The Covid-19 crisis has exposed the weaknesses in the global economy that hurt working people the most.
Whether it is the 495 million jobs lost in the last six months, low wages, no social protection, precarious conditions, two billion people in informal work or dangers in the workplace – not enough people have decent work.
That’s what made this year’s World Day for Decent Work so important. It was an opportunity for people to demand of their governments a New Social Contract for recovery and resilience.
Now is the time to put in place the building blocks of a New Social Contract that ensures recovery from this crisis and resilience for the next one. We have inspiring examples of unions that, even during these hard economic times, have won big advances towards a New Social Contract.
We will be taking this call to the meetings of the World Bank, the International Monetary Fund (IMF) and the G20 Finance Ministers, all of which will take place this month.
Covid-19 has forced these dominant financial institutions to stop burying their heads in the sand. We want decisive action to deal with this economic crisis, and we want further backing for debt relief and a global social protection fund to support the most vulnerable people. It must happen now because things are bad enough, and they are getting worse.
The ITUC has been monitoring the number of jobs cuts as they are announced, before they enter the official figures. Our job cuts tracker analyses news articles from 20 countries, all important economies across the world, and covers hundreds of millions of working people. The tracker looks for threatened and actual jobs cuts. We can clearly see that job losses are continuing and will accelerate if governments do not continue measures to protect incomes and jobs.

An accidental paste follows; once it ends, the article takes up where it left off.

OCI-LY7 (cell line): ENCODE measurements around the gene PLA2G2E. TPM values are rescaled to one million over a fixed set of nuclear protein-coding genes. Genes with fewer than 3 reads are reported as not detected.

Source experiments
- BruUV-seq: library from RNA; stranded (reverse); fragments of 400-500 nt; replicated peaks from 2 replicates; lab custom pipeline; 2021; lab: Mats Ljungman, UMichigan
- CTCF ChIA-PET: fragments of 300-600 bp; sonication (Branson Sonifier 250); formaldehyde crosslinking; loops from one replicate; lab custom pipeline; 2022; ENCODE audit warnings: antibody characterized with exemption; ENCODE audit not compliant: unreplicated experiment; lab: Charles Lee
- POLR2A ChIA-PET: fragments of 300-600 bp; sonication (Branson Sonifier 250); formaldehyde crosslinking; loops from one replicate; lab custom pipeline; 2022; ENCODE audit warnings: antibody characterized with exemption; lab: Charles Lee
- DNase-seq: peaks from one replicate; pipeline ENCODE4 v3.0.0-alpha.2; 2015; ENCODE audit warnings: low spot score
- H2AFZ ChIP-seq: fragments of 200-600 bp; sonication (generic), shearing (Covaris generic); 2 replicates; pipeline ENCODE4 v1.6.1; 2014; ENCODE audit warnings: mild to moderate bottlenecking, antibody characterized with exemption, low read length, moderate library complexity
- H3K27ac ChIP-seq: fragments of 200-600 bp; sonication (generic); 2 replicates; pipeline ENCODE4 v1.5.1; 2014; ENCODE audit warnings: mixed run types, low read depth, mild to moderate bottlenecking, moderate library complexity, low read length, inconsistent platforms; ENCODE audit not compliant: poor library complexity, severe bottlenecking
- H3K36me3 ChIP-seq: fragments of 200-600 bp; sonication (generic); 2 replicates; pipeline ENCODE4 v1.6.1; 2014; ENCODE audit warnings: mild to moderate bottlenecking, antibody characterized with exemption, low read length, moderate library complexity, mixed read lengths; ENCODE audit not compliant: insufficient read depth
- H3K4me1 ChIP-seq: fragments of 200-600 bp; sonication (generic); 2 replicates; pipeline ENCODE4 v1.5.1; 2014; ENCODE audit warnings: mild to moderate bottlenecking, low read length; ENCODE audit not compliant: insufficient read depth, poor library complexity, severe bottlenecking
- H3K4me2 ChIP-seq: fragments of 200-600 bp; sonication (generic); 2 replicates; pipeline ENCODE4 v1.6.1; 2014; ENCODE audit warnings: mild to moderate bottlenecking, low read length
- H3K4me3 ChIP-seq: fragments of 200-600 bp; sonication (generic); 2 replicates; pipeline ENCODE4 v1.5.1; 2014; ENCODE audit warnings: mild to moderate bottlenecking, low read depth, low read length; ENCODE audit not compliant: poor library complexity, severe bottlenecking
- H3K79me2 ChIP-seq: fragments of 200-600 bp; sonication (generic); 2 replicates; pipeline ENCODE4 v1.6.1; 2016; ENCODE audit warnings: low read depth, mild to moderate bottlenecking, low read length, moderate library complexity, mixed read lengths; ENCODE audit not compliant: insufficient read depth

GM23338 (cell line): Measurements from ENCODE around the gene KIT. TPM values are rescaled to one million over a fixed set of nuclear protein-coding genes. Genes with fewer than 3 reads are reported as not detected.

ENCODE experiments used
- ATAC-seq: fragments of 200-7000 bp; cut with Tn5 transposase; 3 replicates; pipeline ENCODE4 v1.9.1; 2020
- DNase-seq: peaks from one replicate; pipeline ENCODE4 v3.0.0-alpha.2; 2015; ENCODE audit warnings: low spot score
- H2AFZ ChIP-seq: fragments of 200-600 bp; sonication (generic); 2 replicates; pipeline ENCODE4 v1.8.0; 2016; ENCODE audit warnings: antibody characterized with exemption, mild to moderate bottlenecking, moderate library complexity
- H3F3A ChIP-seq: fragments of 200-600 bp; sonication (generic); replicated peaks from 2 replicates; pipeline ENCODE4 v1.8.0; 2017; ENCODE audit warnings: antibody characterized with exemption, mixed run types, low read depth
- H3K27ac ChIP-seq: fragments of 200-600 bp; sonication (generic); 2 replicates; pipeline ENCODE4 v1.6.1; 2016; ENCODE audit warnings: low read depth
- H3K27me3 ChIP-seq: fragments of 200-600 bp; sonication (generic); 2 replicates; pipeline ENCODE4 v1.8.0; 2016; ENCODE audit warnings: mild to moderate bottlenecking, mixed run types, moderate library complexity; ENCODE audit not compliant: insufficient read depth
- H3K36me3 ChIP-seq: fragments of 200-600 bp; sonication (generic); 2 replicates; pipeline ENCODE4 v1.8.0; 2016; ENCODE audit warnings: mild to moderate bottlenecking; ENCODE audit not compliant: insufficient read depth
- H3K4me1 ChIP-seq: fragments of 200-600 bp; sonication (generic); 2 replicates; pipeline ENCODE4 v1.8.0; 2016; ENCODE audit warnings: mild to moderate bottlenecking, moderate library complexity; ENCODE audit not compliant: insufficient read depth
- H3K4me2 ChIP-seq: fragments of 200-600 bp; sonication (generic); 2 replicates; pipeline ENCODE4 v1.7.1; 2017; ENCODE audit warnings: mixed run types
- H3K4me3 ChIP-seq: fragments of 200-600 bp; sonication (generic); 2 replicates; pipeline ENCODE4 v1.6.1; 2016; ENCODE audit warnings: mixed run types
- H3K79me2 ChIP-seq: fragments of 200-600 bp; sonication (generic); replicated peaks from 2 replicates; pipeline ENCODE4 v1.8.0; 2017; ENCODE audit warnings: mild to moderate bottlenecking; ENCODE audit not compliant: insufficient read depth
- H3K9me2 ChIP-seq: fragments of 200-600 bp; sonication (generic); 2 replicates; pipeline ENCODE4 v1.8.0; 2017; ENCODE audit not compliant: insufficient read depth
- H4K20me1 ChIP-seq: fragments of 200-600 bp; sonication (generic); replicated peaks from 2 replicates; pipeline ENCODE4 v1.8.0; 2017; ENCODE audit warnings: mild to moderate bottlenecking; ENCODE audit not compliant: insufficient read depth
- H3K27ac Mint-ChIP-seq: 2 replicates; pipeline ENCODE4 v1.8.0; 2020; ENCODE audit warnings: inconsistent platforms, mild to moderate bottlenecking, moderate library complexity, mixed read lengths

As jobs are being lost, the pandemic has also accelerated changes in the way people work. More than 59 countries have introduced telework as a measure to ensure social distancing. The ITUC’s new Legal Guide on Telework outlines nine principles for regulation and social dialogue about teleworking arrangements.
We must engage with the changes brought about by Covid-19. The shortened agenda for the virtual International Labour Organization (ILO) governing body meeting fails to meet the needs of working people. The exclusion from the agenda of occupational health and safety and of the demand that it be recognised as a fundamental right is a dereliction of duty by the ILO.
It is time to think big and change the rules. It is time to change the dominance of Gross Domestic Product (GDP) as the pre-eminent measure of economic success. Our new report, What Really Matters: Measuring Government Accountability and Moving Beyond GDP, is a call to action to all governments who claim to respect democracy to prove it by making it their number one priority. The report includes examples of how this is already happening: in Bhutan, Belgium, Australia and other countries.
We cannot take democracy for granted. It will be tested this month in high-profile general elections in the US and New Zealand. Make a pledge to do your bit to defend and reinforce democracy – because democracy relies on individuals standing up to be counted, and it is strengthened when we act together.
Sharan Burrow, ITUC General Secretary